Religion and Schools
Education is where a lack of secularism impinges most on the lives of British citizens.
Schools with a religious character, or 'faith schools' as they are commonly known, account for around a third of our publicly funded schools. This seriously limits choice for parents who do not want a religious education for their children, or do not share the faith of the local school.
Despite a consistent and dramatic decline in church attendance, and a growing proportion of non-religious citizens, successive governments have paved the way for ever greater religious involvement in education, often to the detriment of community schools.
We oppose publicly funded faith schools and campaign for an end to religious discrimination in school admissions.
We also campaign for an end to compulsory worship in schools and for reform of Religious Education.
A secular approach to education would see 'faith schools' phased out and ensure that publicly funded schools are equally welcoming to all children, regardless of their religious and philosophical backgrounds.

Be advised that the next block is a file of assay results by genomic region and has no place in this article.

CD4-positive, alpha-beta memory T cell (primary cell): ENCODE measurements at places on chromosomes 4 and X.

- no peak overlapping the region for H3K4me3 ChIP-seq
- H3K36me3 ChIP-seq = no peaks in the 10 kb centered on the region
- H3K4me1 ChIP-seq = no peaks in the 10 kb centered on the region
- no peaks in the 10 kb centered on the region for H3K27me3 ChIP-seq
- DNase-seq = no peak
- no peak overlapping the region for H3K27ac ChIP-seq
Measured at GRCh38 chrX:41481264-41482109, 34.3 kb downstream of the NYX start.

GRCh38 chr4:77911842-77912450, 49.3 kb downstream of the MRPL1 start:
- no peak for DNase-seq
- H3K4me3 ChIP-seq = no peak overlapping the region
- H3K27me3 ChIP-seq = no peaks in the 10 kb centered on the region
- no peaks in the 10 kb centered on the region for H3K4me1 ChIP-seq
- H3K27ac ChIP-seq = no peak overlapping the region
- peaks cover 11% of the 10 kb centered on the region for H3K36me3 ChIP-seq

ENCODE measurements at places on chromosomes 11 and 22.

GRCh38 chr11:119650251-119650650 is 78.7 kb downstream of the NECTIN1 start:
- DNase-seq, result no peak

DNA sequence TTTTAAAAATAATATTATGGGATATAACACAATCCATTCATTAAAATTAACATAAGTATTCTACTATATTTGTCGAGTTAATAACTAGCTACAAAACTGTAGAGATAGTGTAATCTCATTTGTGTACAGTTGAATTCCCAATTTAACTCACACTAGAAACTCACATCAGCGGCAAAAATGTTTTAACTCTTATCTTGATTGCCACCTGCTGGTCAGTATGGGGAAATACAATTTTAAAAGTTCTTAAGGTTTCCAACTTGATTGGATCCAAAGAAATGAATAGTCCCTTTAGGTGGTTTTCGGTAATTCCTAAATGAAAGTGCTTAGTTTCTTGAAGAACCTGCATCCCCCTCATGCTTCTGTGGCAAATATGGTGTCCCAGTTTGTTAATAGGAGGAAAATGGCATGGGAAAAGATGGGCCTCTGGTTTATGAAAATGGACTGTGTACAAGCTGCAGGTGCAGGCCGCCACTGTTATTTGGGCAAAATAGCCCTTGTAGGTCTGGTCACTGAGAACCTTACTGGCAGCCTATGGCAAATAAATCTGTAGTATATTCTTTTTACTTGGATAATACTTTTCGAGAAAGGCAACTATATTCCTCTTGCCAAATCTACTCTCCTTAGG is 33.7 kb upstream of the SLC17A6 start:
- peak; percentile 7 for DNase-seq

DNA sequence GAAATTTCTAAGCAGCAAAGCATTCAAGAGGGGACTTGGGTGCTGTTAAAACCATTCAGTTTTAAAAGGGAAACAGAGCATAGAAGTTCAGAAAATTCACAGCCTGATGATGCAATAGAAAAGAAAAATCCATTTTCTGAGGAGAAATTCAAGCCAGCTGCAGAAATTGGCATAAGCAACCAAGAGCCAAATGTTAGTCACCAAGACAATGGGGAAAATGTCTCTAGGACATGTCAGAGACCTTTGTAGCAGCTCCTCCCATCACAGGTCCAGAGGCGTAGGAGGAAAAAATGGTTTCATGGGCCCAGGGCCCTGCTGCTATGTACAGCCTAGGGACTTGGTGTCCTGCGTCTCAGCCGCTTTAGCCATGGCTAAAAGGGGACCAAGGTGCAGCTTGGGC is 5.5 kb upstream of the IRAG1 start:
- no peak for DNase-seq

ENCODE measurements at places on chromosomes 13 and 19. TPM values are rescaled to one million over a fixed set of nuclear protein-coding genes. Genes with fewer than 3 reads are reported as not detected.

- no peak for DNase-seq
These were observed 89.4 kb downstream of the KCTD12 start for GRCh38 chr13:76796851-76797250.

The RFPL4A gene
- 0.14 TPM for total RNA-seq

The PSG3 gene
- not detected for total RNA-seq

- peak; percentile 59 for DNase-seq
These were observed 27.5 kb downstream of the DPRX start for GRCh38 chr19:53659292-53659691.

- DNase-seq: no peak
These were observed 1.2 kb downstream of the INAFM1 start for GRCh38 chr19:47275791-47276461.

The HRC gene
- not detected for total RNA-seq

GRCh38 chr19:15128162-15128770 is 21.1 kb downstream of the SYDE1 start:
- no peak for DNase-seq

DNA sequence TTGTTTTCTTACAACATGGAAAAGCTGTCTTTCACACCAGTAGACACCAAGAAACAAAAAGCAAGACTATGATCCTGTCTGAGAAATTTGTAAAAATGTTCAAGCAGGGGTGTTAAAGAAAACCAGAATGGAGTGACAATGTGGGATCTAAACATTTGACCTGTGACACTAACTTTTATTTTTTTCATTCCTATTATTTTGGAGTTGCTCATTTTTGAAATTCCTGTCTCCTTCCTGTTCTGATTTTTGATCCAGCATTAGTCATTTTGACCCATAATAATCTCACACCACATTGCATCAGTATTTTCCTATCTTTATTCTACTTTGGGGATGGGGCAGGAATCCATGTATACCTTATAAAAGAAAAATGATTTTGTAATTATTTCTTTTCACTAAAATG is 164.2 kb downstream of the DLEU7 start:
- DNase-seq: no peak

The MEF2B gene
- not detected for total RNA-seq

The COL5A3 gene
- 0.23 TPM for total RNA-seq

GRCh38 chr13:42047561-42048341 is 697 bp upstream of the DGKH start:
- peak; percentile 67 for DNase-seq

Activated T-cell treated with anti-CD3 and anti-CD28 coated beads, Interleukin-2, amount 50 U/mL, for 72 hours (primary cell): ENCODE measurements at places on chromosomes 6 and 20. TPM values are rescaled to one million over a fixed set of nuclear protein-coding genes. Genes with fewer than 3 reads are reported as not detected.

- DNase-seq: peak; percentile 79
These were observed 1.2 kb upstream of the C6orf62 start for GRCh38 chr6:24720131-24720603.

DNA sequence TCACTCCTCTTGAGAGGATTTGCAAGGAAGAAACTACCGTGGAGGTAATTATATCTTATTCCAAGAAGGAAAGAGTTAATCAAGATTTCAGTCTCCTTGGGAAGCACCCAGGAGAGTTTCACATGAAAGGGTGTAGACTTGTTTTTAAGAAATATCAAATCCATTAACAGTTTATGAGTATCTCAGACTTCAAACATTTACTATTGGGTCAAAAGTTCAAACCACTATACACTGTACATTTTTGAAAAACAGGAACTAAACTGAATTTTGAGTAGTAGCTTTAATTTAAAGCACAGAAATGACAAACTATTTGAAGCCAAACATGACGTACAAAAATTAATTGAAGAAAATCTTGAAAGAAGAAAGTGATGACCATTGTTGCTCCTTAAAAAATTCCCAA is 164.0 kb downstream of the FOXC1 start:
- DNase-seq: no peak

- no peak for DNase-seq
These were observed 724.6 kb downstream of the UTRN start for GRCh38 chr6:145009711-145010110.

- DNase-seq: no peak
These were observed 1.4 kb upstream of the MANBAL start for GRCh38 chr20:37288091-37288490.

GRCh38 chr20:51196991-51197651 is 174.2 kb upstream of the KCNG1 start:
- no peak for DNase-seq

Visit our education statistics page for facts and figures on religion and education.
Sat, 24 Sep 2016 07:12
The British Institute of Human Rights (BIHR) has endorsed several recommendations made by the National Secular Society, in a submission to the United Nations.
Fri, 23 Sep 2016 08:27
Thomas Buchanan, a DUP MLA, has endorsed an event which seeks to teach creationism to children and said creationism should be taught "in every school".
Thu, 22 Sep 2016 15:54
The National Secular Society has urged the UN Human Rights Council to recommend to the UK Government that it abolish religious discrimination in faith schools' admissions procedures.
Fri, 16 Sep 2016 13:00
The National Secular Society has welcomed calls from the Local Government Association to be given more powers to tackle illegal faith schools and investigate the education of the 37,000 children who are home schooled.
Wed, 14 Sep 2016 08:11
The Humanist Society Scotland (HSS) has launched a judicial review against the Scottish Government following its refusal to allow sixth form pupils to opt themselves out of Religious Observance.